US, Gulf states sanction Yemen IS, al-Qaeda leaders

US, Gulf states sanction Yemen IS, al-Qaeda leaders
Top Islamic State and al-Qaeda figures in Yemen were slapped with sanctions after a joint decision by the United States and six Gulf states on Wednesday.
2 min read
26 October, 2017
Washington regards Yemen's al-Qaeda branch as the most dangerous worldwide [AFP]

The United States and six Gulf states announced sanctions on top Islamic State and al-Qaeda figures in Yemen on Wednesday, in the first joint action under the US- and Saudi-led Terrorist Financing Targeting Center.

The sanctions' targets include Abu Sulayman al-Adani, identified as the overall leader of the growing Islamic State operation in Yemen.

It also included the IS group's alleged assassinations chief, Radwan Muhammad Husayn Ali Qanan, and its main financier, Sayf Abdulrab Salem al-Hayashi, who owns a chain of supermarkets.

The move aims to freeze the assets across the Gulf and in US jurisdiction of 11 individuals and two entities which the countries say are key to the Yemen operations of the Islamic State group and al-Qaeda in the Arabian Peninsula (AQAP).

"This bold and innovative multilateral approach is needed because terrorism poses a threat to all of our nations. It is critical that we come together to combat this," US Treasury Secretary Steven Mnuchin said in a speech in Riyadh.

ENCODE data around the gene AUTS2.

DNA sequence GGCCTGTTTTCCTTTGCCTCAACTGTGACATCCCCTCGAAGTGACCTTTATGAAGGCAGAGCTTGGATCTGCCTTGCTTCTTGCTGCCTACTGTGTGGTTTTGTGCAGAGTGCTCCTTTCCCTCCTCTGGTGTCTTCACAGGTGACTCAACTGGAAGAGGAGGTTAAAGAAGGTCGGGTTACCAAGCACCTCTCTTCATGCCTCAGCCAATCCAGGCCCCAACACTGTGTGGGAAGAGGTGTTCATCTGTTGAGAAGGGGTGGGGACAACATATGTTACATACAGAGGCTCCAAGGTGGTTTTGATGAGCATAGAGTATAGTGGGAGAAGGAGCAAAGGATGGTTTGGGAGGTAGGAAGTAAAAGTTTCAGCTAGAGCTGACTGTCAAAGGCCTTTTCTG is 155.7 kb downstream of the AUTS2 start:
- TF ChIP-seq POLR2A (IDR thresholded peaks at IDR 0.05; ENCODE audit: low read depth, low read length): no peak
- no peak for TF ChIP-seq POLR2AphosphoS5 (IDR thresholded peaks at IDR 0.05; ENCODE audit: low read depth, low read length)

"We coordinated this action with the Kingdom of Saudi Arabia, the United Arab Emirates, Kuwait, Oman, Bahrain, and Qatar, who designated these advocates of terror under their own domestic authorities. This is the largest ever multilateral designation in the Middle East."

The TFTC was announced on May 21 as a joint effort to pursue the financial resources of officially designated "terror" groups across the region.

Officials see the Islamic State group as spreading its influence and operations as US-backed military operations eliminate its bases in Syria and Iraq.

Speaking on condition of anonymity, Trump administration officials told journalists the announcement on Wednesday was well choreographed in advance between banks, central banks, the finance industries, and the intelligence services of the US and the six Gulf countries. 

"We went after every asset they have in the Gulf simultaneously this morning," one official said.

He would not describe, however, any of the assets seized.

The official said that TFTC cooperation was strong despite the broader political dispute between Qatar and the other five Gulf states involved.

"It's significant that given the ongoing Gulf dispute where some of these countries have ostracised Qatar, we were able to thread that needle and keep this whole Gulf action intact," the official said.

"That's not a minor thing.”

On June 5, Saudi Arabia, the United Arab Emirates, Bahrain and Egypt cut off diplomatic and transport ties with Qatar, accusing it of supporting terrorist groups across the region.

Qatar vehemently denies the allegations.